OLYMPIA, WA – As state leaders continue combatting the spread of COVID-19, they are also focused on keeping Washington’s economy strong. Small businesses have experienced the adverse impact of COVID-19 in severe and often unequal ways, potentially with serious long-term consequences for Washington state workers, communities and economy. In support of the state’s Safe Start efforts, the Washington State Department of Commerce spearheaded a unique collaboration among public, private and philanthropic organizations to help keep small businesses open, protect and create jobs, while also looking ahead to strengthen key sectors in the future.
The projects recently received a $15 million grant from the U.S. Economic Development Administration, one of the largest such grants in the nation.
“COVID has resulted in tremendous uncertainty and anxiety in Washington. People are worried about their businesses and their jobs. We need all hands on deck to help business owners safely restart, keep Washington workers employed and strengthen our state’s economy to be more equitable and more resilient,” said Gov. Jay Inslee.
“The magnitude of this economic challenge is extraordinary. The only way we can truly help businesses get back on their feet and regain momentum in our economy is by bringing an extraordinary new level of collaboration with our business and philanthropic partners. This is especially true as we try to address the varied and disproportionate impacts of the pandemic, regionally and in underserved communities,” said Commerce Director Lisa Brown. “We have the talent, we have the expertise, we have the funding. These projects are all about connecting those pieces so we can reopen safely today and keep building the equitable, sustainable and innovative economy of the future.”
The grant funds will support a number of initiatives ultimately aimed at helping Washington small businesses and strengthening core industry clusters. Some of the projects are new, but several build off existing efforts.
Restart projects include technical assistance for businesses and entrepreneurs in underrepresented and underserved communities as well as a first-of-its-kind early detection COVID-19 modeling project that will help prevent outbreaks so that essential, high-risk businesses such as fisheries, food processors and meat packers can reopen and stay open safely.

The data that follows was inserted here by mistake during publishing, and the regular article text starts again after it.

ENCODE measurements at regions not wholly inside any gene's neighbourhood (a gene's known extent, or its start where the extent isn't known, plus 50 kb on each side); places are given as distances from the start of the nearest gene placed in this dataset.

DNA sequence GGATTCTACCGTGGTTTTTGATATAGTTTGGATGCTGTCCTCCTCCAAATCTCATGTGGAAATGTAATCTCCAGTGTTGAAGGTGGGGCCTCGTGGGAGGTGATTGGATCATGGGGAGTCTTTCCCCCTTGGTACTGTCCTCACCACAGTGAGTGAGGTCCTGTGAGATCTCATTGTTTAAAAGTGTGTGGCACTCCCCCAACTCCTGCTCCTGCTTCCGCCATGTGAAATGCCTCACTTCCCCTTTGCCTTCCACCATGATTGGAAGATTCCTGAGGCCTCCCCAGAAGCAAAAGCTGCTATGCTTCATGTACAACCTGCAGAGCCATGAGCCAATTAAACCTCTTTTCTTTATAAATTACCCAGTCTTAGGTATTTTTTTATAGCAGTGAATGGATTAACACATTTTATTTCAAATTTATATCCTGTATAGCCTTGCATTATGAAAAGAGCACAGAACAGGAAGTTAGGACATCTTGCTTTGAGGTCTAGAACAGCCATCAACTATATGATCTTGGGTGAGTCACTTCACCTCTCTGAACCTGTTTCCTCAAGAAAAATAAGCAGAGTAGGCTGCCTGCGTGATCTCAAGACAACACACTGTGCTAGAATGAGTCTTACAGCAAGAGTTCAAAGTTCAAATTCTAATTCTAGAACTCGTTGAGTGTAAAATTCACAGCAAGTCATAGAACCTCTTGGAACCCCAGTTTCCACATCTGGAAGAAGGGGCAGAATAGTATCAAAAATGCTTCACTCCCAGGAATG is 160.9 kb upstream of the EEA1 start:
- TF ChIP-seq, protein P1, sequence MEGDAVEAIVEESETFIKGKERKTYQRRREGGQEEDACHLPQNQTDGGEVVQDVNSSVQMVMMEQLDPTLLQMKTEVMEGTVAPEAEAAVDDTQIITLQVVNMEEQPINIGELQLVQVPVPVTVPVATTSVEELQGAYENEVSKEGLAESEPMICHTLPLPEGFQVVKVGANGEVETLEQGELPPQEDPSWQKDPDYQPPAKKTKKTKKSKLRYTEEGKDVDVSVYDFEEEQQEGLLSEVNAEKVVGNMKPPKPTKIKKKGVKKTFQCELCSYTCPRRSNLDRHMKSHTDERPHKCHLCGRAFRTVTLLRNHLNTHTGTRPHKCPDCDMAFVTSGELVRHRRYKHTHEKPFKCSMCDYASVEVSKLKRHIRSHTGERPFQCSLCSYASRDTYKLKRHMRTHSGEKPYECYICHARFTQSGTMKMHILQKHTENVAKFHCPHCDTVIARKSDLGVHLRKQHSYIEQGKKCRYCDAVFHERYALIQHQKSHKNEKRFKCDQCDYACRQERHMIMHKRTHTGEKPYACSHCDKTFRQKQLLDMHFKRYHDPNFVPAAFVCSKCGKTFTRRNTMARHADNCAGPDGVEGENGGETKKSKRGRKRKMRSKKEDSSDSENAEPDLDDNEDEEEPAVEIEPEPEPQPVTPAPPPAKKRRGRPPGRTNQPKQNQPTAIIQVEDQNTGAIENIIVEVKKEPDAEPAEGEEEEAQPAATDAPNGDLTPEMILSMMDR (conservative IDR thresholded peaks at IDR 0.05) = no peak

Rebuild projects provide businesses an array of training and coaching services to help them retool or rethink their operations.
Commerce partnered with Washington State University’s Small Business Development Center, the non-profit collaborative Restart Partners, the Association of Washington Business, Commerce’s National Institute of Standards and Technology (NIST) Manufacturing Extension partner Impact Washington, the University of Washington Institute for Health Metrics and Evaluation (IHME), the state’s public-private maritime industry cluster organization Washington Maritime Blue, the non-profit community development financial institution National Development Council (NDC), and the Thurston Economic Development Council.
Under the grant, Commerce and its partners will develop and provide a broad range of support to help small businesses address key areas of need, such as prevention of COVID infection and transmission, connections to financial resources for immediate and future resiliency, and technical assistance to help manufacturers adapt for safe yet efficient operations.
Some programs are already underway while others are still being developed. For more information about the various programs supporting small businesses, visit the Commerce webpage at http://bit.ly/wa-covid19.
View/download quotes from our partners and background on the organizations and their work (pdf)